Heise said he's part of a group working to create a course for hospitality businesses in Saskatchewan, with the idea that it could become mandatory across the province.
"We've been working with Regina Downtown, as well as the YWCA and Tourism Saskatchewan, on how we could create and offer a training program that would be mandatory for all businesses."
Heise said this demonstrates that what happened in the summer had real impact. He was further encouraged when he spoke to a post-secondary business class and students were talking candidly about sexual harassment.
"This is the future, and they're so inspired to know that there's people like me that actually make these things a priority and actually care," he said.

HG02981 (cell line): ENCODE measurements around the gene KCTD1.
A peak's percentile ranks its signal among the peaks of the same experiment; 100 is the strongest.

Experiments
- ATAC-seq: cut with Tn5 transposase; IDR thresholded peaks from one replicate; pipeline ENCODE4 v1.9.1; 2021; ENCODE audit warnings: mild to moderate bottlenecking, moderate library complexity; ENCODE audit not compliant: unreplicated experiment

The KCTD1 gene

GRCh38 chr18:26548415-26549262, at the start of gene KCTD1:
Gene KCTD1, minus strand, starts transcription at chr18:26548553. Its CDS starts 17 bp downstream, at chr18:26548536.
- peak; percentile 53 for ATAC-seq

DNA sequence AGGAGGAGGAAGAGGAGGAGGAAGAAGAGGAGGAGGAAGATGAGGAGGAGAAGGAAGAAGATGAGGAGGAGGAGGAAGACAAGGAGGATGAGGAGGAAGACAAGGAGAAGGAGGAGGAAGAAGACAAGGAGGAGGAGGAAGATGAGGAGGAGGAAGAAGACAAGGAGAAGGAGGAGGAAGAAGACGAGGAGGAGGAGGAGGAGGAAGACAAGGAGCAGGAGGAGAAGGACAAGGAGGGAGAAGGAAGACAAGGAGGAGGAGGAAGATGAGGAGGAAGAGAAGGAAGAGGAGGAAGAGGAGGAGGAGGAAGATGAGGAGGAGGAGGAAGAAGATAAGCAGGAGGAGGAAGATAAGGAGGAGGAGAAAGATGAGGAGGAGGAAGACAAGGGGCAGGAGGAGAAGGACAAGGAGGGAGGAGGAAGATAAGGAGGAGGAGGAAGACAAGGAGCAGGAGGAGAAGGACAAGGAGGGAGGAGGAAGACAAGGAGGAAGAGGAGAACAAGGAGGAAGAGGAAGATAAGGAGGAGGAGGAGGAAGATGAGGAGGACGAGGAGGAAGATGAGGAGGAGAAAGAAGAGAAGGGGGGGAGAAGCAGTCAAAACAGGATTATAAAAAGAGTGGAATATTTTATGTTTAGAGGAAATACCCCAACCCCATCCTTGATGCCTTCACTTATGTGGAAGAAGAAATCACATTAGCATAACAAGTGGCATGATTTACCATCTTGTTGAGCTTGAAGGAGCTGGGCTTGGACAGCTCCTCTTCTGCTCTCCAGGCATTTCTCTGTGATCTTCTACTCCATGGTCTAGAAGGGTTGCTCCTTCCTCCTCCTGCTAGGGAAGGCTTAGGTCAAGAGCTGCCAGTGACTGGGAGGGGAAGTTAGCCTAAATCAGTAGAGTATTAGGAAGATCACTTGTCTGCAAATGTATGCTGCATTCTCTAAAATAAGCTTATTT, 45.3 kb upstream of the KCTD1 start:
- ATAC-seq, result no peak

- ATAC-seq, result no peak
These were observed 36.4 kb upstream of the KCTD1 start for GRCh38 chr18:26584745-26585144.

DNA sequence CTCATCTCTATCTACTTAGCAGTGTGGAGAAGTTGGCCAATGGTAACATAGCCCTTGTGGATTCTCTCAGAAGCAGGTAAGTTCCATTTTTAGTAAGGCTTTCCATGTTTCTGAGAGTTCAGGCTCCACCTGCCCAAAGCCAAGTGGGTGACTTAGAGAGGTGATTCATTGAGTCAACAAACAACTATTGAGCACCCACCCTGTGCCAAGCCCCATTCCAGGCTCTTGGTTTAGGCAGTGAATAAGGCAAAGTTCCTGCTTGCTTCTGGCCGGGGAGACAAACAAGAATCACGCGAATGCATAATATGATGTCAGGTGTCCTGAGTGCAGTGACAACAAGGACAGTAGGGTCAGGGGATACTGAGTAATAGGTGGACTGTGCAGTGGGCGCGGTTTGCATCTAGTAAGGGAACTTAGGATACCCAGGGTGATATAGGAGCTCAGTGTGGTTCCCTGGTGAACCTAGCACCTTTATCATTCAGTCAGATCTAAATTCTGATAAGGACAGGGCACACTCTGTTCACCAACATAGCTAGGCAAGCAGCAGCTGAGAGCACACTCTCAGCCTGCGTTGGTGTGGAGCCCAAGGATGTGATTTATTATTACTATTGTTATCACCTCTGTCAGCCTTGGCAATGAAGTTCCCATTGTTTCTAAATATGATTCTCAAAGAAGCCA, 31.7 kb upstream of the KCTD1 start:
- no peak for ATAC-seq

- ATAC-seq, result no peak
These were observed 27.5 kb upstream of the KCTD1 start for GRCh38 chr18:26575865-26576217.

Still a long way to go
Miller from RSAC noted that change takes time. While there have been positive steps forward, progress is slow.
"It doesn't take a hard search to find people that are quite willing to discount stories of victims or say some really incredibly mean and disrespectful things to people that come forward, victim-blaming."
Moving forward, she wants leaders in the Saskatchewan government to commit to change, by acknowledging the problem and helping those working on it.
"I'd like to see the government working collaboratively with agencies that are doing gender-based violence work," she said. "We need our leaders to acknowledge things need to change and to be the role models for that change."